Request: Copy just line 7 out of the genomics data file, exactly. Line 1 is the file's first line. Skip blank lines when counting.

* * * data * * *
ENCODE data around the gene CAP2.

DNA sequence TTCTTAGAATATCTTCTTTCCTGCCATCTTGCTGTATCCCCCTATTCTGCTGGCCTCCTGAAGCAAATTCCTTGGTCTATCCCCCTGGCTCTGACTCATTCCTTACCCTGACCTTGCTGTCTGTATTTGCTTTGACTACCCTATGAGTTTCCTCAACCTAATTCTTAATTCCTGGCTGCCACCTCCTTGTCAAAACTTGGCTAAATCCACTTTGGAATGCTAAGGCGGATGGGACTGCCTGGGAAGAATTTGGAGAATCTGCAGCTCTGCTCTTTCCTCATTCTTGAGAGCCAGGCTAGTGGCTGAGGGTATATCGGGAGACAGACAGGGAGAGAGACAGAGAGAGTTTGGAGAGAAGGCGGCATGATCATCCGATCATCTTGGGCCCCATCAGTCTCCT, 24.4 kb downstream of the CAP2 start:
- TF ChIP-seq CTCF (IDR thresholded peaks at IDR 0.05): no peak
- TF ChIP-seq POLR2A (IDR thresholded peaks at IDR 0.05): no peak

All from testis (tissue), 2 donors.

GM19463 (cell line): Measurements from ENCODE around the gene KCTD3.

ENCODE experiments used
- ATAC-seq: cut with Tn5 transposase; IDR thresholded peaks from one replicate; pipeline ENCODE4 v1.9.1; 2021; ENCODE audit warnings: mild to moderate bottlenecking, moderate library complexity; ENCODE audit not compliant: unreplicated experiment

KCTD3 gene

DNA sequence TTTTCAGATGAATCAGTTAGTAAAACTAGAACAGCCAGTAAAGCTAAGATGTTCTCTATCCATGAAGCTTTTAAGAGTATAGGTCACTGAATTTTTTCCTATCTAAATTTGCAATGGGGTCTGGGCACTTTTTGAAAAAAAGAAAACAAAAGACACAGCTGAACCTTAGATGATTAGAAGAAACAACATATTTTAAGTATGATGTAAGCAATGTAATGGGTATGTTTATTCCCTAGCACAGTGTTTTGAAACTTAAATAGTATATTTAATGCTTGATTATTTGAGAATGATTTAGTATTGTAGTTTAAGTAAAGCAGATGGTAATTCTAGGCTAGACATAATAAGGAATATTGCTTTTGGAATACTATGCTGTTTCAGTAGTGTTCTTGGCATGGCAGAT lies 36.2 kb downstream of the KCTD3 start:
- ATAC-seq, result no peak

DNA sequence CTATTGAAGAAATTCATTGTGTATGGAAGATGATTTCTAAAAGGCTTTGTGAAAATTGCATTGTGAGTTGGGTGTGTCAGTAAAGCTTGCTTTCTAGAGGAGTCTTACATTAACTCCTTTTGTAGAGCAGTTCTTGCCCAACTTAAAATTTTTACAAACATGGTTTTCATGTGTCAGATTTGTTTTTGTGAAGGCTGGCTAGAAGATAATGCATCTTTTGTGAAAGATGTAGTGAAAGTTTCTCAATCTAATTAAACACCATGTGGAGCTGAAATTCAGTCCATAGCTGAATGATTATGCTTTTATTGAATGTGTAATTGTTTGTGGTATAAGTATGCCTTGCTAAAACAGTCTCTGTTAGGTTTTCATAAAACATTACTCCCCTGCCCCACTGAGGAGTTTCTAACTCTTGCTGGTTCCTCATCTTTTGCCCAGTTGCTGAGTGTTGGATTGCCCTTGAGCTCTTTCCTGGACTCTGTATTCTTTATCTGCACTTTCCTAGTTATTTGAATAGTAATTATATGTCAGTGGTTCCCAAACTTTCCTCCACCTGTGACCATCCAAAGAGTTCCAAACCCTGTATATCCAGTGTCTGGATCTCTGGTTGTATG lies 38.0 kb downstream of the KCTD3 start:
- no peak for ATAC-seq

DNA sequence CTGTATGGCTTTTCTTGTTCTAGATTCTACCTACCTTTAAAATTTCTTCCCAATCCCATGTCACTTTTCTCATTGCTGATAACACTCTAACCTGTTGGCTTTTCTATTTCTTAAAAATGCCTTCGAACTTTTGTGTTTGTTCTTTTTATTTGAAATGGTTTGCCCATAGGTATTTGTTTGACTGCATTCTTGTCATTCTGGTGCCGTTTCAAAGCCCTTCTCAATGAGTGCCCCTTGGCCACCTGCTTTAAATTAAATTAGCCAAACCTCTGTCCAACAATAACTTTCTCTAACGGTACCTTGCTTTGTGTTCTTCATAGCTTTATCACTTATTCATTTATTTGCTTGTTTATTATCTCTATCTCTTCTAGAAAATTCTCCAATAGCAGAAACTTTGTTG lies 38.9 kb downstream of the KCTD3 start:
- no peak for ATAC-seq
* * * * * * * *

ENCODE experiments used